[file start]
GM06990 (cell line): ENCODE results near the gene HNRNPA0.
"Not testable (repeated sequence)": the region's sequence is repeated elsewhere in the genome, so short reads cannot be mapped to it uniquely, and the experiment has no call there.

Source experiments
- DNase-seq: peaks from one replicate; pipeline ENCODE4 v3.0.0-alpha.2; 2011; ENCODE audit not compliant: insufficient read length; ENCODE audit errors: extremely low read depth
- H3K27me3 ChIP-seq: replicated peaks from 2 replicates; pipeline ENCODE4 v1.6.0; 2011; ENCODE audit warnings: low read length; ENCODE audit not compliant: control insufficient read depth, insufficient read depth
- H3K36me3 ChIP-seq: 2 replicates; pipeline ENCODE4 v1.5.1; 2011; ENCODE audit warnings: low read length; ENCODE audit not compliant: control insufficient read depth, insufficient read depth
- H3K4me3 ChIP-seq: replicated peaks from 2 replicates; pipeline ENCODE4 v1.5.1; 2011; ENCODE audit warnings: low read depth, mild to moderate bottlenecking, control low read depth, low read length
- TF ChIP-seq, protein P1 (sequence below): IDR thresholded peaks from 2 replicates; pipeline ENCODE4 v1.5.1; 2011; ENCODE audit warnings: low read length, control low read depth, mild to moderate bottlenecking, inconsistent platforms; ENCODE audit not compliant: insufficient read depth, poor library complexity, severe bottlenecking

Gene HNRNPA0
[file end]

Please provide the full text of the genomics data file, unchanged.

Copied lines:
GM06990 (cell line): ENCODE results near the gene HNRNPA0.
"Not testable (repeated sequence)": the region's sequence is repeated elsewhere in the genome, so short reads cannot be mapped to it uniquely, and the experiment has no call there.

Source experiments
- DNase-seq: peaks from one replicate; pipeline ENCODE4 v3.0.0-alpha.2; 2011; ENCODE audit not compliant: insufficient read length; ENCODE audit errors: extremely low read depth
- H3K27me3 ChIP-seq: replicated peaks from 2 replicates; pipeline ENCODE4 v1.6.0; 2011; ENCODE audit warnings: low read length; ENCODE audit not compliant: control insufficient read depth, insufficient read depth
- H3K36me3 ChIP-seq: 2 replicates; pipeline ENCODE4 v1.5.1; 2011; ENCODE audit warnings: low read length; ENCODE audit not compliant: control insufficient read depth, insufficient read depth
- H3K4me3 ChIP-seq: replicated peaks from 2 replicates; pipeline ENCODE4 v1.5.1; 2011; ENCODE audit warnings: low read depth, mild to moderate bottlenecking, control low read depth, low read length
- TF ChIP-seq, protein P1 (sequence below): IDR thresholded peaks from 2 replicates; pipeline ENCODE4 v1.5.1; 2011; ENCODE audit warnings: low read length, control low read depth, mild to moderate bottlenecking, inconsistent platforms; ENCODE audit not compliant: insufficient read depth, poor library complexity, severe bottlenecking

Gene HNRNPA0